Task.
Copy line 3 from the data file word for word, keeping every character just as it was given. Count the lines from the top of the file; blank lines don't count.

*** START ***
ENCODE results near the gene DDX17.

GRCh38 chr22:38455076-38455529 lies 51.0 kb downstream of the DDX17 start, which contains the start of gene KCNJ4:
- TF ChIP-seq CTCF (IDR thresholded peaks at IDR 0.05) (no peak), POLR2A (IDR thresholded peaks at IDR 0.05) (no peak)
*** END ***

- TF ChIP-seq CTCF (IDR thresholded peaks at IDR 0.05) (no peak), POLR2A (IDR thresholded peaks at IDR 0.05) (no peak)